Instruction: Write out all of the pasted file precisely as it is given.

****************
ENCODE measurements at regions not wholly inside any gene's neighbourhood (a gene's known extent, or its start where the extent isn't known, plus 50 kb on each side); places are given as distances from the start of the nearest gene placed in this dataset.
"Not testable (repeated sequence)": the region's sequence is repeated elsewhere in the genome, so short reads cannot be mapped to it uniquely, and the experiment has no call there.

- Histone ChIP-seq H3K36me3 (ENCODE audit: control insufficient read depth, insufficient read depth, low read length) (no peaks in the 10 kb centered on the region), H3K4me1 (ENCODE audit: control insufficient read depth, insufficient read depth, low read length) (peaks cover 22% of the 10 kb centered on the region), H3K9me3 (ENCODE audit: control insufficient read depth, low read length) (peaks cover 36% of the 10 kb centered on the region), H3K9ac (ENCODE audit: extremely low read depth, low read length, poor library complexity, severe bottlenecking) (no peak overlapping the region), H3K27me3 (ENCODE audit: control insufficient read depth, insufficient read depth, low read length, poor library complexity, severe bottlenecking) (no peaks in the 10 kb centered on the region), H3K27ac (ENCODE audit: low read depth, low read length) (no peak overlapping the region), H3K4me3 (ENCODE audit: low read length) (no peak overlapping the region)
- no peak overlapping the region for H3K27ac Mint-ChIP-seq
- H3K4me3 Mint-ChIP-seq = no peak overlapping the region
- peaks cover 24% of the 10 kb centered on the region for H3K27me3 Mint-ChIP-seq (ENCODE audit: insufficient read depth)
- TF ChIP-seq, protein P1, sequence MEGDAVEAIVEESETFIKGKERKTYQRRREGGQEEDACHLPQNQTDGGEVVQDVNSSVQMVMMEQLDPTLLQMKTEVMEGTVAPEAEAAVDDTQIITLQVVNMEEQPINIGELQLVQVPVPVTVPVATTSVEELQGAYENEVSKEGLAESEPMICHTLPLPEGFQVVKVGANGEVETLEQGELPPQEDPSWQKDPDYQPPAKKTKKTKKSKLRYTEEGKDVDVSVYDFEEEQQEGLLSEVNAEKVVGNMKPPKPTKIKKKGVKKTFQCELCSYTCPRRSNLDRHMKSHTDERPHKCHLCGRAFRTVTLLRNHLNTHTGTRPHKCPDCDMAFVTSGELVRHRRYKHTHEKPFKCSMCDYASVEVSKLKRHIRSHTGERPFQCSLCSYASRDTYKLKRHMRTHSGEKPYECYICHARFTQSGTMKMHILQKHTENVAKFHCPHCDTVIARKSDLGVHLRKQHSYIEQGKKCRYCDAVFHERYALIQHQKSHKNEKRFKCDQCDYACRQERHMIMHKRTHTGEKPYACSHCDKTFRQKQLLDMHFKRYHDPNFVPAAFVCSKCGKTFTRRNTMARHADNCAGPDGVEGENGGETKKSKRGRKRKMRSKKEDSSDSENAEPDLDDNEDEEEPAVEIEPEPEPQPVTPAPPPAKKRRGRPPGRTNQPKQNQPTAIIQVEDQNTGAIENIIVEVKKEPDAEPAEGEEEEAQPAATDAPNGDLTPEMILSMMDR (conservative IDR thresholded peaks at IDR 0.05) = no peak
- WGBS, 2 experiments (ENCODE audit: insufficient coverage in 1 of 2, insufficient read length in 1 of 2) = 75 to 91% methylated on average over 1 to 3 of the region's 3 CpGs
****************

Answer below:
ENCODE measurements at regions not wholly inside any gene's neighbourhood (a gene's known extent, or its start where the extent isn't known, plus 50 kb on each side); places are given as distances from the start of the nearest gene placed in this dataset.
"Not testable (repeated sequence)": the region's sequence is repeated elsewhere in the genome, so short reads cannot be mapped to it uniquely, and the experiment has no call there.

- Histone ChIP-seq H3K36me3 (ENCODE audit: control insufficient read depth, insufficient read depth, low read length) (no peaks in the 10 kb centered on the region), H3K4me1 (ENCODE audit: control insufficient read depth, insufficient read depth, low read length) (peaks cover 22% of the 10 kb centered on the region), H3K9me3 (ENCODE audit: control insufficient read depth, low read length) (peaks cover 36% of the 10 kb centered on the region), H3K9ac (ENCODE audit: extremely low read depth, low read length, poor library complexity, severe bottlenecking) (no peak overlapping the region), H3K27me3 (ENCODE audit: control insufficient read depth, insufficient read depth, low read length, poor library complexity, severe bottlenecking) (no peaks in the 10 kb centered on the region), H3K27ac (ENCODE audit: low read depth, low read length) (no peak overlapping the region), H3K4me3 (ENCODE audit: low read length) (no peak overlapping the region)
- no peak overlapping the region for H3K27ac Mint-ChIP-seq
- H3K4me3 Mint-ChIP-seq = no peak overlapping the region
- peaks cover 24% of the 10 kb centered on the region for H3K27me3 Mint-ChIP-seq (ENCODE audit: insufficient read depth)
- TF ChIP-seq, protein P1, sequence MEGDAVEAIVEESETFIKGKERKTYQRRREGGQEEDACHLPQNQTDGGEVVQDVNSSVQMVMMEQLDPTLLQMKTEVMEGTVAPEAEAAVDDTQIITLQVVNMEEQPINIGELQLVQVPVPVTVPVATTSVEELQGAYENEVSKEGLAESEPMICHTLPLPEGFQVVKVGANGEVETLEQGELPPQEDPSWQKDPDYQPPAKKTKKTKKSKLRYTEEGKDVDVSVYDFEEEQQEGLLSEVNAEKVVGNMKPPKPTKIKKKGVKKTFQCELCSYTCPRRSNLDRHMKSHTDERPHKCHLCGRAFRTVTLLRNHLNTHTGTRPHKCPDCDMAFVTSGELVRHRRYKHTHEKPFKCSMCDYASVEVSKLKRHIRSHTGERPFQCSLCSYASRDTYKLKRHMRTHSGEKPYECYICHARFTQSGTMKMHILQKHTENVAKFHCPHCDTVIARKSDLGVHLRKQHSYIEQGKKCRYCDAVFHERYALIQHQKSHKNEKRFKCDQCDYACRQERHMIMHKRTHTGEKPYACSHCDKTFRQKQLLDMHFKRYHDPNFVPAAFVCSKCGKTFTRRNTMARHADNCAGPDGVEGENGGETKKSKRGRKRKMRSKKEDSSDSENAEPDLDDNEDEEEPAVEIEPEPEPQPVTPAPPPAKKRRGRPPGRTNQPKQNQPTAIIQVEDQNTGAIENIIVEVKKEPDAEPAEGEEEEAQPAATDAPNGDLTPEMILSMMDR (conservative IDR thresholded peaks at IDR 0.05) = no peak
- WGBS, 2 experiments (ENCODE audit: insufficient coverage in 1 of 2, insufficient read length in 1 of 2) = 75 to 91% methylated on average over 1 to 3 of the region's 3 CpGs